Driving Chairman Bao
Here's Bao, condo-shopping in Puerto Penasco, also known as Rocky Point.
All my life, I've lived within an hour of one ocean or another, and much as I love Tucson, I do miss the sea. So last year, when I discovered that the Sea of Cortez was just four hours' drive from my front door, I immediately checked it out, booking us into the luxurious Sonoran Spa for four nights.
We crossed the border into Mexico unenventfully (which is always the best way to cross a border) and found ourselves on a two-lane road that went deeper and deeper into a white expanse of desert and gently rolling dunes, on and on until I wondered whether we'd somehow taken a wrong turn. There was nothing that looked like a luxorious resort anywhere in sight. There was nothing, period.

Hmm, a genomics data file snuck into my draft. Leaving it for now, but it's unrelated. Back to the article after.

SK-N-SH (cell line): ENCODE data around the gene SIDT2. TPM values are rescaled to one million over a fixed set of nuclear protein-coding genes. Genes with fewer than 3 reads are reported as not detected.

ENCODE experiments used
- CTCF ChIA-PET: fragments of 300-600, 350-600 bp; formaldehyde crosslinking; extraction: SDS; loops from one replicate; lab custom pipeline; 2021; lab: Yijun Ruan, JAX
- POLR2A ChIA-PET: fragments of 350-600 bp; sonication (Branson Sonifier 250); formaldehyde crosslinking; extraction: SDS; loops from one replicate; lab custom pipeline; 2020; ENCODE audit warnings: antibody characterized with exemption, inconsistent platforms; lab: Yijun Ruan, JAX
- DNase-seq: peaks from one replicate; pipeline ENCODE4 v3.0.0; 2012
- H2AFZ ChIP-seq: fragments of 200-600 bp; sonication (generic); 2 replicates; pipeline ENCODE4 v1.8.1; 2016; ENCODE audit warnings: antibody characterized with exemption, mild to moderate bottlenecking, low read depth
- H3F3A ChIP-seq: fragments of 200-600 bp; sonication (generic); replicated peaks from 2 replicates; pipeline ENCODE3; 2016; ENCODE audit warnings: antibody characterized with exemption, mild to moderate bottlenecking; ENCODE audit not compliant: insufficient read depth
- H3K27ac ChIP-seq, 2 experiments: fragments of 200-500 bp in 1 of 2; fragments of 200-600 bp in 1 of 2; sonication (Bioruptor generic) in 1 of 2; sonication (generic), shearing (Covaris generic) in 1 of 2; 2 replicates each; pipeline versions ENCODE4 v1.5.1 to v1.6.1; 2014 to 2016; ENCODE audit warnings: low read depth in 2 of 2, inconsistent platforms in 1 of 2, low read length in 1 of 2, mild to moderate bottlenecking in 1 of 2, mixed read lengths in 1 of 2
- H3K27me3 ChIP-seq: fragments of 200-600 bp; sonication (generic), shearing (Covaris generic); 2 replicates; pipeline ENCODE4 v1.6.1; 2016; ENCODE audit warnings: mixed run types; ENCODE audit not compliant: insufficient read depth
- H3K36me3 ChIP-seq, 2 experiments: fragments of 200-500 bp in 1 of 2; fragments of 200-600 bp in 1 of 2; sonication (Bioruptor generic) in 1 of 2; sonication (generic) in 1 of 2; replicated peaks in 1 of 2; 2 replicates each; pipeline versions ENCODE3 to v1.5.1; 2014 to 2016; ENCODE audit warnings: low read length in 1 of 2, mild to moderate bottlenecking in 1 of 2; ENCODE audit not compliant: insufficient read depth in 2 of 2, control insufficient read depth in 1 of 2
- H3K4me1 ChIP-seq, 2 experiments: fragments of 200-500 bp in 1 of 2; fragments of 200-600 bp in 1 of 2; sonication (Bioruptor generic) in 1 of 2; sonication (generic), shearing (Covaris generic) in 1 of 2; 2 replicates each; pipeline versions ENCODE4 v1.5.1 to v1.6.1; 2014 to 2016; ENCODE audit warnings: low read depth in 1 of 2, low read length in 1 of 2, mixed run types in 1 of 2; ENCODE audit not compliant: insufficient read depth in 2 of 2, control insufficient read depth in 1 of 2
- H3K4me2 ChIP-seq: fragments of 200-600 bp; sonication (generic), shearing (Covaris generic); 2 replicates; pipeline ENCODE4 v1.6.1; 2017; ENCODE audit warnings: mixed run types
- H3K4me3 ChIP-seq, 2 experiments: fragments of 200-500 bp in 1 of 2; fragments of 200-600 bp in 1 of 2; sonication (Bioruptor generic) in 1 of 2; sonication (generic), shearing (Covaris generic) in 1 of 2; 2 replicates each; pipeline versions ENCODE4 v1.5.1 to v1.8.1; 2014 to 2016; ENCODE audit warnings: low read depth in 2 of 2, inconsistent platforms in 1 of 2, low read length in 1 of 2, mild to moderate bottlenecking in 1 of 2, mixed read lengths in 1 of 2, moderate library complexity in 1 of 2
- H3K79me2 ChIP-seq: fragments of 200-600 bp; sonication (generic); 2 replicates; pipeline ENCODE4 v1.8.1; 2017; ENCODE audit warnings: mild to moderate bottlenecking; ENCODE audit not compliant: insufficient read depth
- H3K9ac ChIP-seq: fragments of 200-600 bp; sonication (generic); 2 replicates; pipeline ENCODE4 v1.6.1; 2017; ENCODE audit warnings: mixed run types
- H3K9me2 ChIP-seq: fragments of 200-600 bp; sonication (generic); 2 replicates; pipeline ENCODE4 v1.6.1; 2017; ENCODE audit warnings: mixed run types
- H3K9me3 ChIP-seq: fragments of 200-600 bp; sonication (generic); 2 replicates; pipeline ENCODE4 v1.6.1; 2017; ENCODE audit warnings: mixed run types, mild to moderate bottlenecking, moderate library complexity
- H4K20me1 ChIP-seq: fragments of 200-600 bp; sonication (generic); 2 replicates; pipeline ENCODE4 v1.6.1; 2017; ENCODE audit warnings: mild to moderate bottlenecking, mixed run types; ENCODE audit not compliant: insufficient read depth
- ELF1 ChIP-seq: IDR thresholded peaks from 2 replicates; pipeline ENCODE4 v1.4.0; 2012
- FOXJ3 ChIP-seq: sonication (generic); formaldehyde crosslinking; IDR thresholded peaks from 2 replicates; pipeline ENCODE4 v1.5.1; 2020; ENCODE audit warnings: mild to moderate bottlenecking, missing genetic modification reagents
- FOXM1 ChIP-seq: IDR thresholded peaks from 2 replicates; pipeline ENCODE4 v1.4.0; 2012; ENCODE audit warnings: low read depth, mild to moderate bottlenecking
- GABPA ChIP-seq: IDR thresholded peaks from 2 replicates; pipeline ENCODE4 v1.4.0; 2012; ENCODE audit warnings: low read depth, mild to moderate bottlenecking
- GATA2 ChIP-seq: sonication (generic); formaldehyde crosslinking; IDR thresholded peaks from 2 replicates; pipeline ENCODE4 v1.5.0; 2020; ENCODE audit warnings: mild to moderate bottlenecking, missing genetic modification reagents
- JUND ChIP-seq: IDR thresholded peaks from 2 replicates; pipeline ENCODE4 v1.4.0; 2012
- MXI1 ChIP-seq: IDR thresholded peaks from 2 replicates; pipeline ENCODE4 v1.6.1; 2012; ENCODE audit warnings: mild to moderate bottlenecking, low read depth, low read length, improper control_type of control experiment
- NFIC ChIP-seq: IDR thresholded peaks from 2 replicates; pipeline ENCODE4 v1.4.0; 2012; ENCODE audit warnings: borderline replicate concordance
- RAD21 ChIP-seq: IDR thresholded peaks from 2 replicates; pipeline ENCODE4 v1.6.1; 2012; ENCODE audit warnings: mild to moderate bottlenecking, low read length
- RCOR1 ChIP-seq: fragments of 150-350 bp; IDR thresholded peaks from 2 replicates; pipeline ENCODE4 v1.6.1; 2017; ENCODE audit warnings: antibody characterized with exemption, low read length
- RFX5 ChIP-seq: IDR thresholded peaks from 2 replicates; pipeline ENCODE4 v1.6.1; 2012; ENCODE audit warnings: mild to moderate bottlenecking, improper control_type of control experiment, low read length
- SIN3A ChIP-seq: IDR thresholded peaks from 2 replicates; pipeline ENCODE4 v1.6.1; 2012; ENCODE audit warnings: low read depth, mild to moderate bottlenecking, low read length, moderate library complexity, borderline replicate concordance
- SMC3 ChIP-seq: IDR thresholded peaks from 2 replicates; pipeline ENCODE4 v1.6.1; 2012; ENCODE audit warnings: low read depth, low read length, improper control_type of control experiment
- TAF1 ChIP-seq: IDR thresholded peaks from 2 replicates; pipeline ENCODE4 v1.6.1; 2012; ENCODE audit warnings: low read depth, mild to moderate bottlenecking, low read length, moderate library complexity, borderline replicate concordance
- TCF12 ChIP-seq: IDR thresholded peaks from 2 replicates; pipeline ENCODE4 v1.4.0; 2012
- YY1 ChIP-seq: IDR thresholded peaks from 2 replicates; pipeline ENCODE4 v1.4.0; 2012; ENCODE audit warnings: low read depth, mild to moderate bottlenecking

Then I saw it, shimmering, soaring towers in the distance. It was like a mirage, a scene out of the Arabian Nights, Brigadoon by the sea. All these magnificent, ocean-front condos, in the middle of a desert! I hadn't been so blown away by anything since transitting the Abu Dubai airport at midnight.
But would Bao like it? His first encounter with the sea at Ocean Beach in San Diego had not been successful. A wave rolled in and he got his feet wet, and that was it. Water, as far as Bao was concerned, belongs in a water dish.
The Sea of Cortez behaves itself. There's a huge tide fall, and the waves are small and disciplined. At low tide, the beach is full of shells and interesting, smelly things. At high tides, there's lawns and gardens. Bao loves it. He especially likes digging in the sand, because in 30 seconds, he can dig a hole as big as he is.
So we're going to buy a condo.